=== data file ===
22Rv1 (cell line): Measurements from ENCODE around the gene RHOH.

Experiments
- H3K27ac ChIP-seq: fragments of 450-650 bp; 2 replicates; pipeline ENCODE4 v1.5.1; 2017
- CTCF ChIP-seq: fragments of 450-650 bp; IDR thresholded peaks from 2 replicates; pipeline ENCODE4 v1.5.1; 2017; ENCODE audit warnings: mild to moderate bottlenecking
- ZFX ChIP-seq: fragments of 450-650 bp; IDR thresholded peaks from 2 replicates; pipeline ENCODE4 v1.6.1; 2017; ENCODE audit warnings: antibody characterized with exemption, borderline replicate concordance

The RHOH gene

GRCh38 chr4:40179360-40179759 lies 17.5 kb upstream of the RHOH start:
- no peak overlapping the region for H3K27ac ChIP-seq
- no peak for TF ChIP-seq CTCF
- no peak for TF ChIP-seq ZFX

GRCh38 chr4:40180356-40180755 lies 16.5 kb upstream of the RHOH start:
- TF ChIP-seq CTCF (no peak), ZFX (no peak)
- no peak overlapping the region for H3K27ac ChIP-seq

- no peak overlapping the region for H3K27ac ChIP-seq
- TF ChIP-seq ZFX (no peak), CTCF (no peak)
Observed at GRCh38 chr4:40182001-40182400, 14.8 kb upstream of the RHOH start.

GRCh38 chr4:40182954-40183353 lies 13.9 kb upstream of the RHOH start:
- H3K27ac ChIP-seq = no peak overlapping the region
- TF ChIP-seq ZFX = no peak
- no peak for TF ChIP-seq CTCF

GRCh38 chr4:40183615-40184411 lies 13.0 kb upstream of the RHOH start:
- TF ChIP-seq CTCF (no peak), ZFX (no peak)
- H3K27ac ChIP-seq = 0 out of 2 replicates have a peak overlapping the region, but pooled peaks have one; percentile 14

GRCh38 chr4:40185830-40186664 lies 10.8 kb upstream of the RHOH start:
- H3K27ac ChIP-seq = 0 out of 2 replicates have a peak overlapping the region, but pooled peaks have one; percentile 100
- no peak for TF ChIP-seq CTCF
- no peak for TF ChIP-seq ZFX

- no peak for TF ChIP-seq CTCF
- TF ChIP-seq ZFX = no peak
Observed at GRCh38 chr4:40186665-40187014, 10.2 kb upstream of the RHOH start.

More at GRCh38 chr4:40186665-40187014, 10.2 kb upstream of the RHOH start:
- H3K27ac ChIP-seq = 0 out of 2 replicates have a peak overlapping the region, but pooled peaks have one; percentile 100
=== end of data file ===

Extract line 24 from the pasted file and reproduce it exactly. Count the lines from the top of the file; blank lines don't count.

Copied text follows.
GRCh38 chr4:40185830-40186664 lies 10.8 kb upstream of the RHOH start: